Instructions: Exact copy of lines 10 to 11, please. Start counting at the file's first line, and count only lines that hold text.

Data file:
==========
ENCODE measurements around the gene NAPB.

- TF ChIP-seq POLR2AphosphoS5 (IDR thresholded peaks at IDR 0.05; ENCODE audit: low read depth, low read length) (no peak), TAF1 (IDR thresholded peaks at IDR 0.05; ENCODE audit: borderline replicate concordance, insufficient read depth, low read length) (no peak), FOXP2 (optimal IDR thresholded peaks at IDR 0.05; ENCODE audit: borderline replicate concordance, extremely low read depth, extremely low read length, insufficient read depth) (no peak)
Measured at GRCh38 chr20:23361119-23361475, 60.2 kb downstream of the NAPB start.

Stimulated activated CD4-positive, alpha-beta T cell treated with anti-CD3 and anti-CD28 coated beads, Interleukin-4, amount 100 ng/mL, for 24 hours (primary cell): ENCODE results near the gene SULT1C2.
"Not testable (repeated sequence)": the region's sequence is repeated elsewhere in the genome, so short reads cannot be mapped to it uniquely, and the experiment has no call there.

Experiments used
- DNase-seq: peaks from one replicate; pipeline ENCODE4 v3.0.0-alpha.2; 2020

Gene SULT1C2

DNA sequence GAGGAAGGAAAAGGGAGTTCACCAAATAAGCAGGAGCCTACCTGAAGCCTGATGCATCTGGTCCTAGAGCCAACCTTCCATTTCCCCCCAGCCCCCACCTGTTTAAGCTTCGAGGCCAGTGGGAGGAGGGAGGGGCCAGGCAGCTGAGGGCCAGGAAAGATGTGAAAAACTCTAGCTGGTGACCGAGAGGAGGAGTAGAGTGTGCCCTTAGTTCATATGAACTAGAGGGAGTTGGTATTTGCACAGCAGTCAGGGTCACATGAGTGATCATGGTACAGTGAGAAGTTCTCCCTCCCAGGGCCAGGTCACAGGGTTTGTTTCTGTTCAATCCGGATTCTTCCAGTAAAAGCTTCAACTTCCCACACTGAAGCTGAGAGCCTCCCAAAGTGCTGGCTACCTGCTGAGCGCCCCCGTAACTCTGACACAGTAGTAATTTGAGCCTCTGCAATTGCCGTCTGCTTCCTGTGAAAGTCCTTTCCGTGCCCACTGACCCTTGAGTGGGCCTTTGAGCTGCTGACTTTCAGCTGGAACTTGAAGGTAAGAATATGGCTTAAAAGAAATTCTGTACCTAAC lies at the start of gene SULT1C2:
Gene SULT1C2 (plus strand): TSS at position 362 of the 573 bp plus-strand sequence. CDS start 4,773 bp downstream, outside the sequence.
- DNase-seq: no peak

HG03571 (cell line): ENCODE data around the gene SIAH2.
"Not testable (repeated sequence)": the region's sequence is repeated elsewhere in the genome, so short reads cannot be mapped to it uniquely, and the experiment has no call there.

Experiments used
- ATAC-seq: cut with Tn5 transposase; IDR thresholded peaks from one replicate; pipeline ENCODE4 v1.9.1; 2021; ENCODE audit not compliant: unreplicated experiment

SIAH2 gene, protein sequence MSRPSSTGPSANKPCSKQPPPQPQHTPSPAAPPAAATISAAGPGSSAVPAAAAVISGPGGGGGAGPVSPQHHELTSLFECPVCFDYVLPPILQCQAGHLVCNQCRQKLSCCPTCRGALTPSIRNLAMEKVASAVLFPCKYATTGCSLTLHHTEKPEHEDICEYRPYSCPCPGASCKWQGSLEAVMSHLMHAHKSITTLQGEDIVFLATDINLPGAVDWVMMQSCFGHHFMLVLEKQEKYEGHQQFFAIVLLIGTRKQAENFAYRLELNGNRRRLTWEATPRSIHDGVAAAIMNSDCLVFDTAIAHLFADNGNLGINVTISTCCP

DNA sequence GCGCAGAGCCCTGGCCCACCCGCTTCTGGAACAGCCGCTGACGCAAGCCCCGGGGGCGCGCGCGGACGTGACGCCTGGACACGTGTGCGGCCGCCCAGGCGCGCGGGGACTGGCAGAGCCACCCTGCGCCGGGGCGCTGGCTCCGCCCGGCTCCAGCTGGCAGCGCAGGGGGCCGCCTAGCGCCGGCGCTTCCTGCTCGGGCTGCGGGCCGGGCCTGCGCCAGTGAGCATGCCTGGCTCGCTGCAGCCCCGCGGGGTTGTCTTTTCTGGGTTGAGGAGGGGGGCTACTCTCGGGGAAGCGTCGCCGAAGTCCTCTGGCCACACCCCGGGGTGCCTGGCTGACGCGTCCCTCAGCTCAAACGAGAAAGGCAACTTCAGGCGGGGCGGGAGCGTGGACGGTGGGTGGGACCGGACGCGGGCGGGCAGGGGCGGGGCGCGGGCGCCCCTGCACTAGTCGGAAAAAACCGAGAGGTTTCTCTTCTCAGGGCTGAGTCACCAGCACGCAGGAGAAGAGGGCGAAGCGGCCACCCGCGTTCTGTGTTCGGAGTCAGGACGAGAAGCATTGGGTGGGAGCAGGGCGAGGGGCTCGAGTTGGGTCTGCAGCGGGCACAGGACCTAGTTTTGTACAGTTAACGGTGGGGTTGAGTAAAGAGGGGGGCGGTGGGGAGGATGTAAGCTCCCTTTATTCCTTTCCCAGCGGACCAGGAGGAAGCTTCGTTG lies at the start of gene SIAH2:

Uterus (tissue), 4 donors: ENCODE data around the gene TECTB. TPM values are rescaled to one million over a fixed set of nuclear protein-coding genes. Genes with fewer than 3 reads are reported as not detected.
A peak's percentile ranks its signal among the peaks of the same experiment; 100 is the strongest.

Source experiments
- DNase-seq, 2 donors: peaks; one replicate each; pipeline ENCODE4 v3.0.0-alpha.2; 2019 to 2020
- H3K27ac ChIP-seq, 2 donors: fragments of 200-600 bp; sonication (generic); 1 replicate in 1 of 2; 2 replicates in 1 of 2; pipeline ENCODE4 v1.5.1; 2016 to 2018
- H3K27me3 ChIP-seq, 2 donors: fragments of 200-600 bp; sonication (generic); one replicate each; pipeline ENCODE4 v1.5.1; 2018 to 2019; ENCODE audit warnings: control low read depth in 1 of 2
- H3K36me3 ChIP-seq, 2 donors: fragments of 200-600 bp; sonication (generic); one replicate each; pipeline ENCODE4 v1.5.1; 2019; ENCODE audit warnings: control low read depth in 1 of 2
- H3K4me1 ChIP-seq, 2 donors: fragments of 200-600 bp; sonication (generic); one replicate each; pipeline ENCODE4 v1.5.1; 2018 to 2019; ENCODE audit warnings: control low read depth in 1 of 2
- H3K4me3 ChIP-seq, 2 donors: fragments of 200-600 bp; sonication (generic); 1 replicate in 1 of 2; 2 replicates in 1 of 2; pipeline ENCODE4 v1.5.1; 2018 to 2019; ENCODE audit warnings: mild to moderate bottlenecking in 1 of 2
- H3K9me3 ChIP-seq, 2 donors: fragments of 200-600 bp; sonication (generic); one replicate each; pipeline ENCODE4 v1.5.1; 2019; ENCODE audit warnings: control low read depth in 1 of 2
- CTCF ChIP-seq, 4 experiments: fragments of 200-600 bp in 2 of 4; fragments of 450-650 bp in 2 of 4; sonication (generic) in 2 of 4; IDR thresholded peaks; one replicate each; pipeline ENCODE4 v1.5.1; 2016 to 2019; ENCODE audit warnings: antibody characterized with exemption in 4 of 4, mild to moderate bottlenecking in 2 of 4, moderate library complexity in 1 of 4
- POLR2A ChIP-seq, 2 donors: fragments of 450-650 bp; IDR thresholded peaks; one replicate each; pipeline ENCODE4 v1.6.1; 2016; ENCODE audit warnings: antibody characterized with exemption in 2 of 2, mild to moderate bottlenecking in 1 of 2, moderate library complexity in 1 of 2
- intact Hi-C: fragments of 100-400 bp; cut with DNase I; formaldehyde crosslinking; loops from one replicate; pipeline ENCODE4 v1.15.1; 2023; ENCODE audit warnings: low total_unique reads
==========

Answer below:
Gene SULT1C2 (plus strand): TSS at position 362 of the 573 bp plus-strand sequence. CDS start 4,773 bp downstream, outside the sequence.
- DNase-seq: no peak